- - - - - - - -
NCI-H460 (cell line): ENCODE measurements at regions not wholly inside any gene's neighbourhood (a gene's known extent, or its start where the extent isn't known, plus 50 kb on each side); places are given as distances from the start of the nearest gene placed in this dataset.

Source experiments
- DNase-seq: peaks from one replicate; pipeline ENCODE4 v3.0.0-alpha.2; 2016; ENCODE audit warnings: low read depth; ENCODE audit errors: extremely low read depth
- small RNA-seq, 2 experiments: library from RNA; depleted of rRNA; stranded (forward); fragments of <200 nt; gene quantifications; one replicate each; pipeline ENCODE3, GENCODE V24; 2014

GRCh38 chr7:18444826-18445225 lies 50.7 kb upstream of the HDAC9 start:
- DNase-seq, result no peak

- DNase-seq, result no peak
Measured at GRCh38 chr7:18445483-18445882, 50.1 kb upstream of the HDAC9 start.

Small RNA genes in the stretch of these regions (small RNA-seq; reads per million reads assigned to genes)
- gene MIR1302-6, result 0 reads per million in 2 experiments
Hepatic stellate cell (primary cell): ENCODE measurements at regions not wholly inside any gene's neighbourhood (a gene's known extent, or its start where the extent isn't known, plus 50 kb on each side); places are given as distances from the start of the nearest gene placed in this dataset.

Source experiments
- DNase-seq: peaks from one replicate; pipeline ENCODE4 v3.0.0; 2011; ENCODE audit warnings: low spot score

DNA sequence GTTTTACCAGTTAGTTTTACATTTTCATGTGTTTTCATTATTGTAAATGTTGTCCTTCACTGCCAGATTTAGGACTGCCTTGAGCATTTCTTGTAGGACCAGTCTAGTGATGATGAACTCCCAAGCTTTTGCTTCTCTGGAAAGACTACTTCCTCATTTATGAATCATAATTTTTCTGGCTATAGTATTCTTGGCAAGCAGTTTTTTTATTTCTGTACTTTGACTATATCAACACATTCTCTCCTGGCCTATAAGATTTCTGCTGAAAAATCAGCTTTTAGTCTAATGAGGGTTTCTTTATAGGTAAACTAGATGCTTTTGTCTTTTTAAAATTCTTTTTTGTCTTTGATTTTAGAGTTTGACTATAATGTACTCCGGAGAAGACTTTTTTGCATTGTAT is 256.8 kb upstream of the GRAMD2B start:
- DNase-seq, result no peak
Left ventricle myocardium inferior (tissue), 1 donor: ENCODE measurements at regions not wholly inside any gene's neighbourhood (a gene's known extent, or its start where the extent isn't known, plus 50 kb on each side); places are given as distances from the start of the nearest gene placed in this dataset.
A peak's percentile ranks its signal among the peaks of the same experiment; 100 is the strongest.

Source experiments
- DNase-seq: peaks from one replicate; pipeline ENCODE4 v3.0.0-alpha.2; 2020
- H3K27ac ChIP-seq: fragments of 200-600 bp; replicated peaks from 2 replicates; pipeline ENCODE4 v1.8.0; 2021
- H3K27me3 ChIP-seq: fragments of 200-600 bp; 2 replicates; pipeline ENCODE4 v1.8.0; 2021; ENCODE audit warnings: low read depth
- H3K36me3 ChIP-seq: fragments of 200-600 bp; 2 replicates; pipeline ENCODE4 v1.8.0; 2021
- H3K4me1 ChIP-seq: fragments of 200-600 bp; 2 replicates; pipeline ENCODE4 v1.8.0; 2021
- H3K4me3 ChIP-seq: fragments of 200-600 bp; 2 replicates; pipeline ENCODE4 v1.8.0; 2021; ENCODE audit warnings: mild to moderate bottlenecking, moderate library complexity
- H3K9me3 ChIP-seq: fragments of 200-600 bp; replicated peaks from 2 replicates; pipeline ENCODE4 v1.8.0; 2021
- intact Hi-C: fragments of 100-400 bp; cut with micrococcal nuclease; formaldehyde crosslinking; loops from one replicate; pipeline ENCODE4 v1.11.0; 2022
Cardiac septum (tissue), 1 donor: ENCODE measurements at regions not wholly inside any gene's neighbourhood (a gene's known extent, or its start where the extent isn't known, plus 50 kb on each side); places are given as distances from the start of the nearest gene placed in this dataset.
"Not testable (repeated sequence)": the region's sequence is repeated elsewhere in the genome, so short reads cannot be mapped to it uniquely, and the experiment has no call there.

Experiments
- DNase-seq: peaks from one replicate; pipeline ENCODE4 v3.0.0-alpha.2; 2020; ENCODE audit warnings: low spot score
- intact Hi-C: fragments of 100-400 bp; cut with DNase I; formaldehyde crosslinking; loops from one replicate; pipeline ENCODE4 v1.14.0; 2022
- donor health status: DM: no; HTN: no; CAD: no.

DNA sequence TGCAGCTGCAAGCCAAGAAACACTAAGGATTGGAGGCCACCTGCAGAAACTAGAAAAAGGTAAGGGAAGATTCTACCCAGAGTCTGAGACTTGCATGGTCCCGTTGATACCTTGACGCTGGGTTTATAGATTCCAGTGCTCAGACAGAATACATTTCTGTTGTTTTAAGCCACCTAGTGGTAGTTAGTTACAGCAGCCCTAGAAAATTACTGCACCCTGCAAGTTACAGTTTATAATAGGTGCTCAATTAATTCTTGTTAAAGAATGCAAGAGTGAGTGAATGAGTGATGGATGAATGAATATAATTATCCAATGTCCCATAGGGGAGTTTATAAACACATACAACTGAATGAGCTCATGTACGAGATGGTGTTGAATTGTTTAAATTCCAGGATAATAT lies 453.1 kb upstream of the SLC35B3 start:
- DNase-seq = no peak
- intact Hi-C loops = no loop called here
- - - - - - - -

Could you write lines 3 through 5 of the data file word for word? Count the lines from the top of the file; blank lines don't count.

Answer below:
- DNase-seq: peaks from one replicate; pipeline ENCODE4 v3.0.0-alpha.2; 2016; ENCODE audit warnings: low read depth; ENCODE audit errors: extremely low read depth
- small RNA-seq, 2 experiments: library from RNA; depleted of rRNA; stranded (forward); fragments of <200 nt; gene quantifications; one replicate each; pipeline ENCODE3, GENCODE V24; 2014

GRCh38 chr7:18444826-18445225 lies 50.7 kb upstream of the HDAC9 start: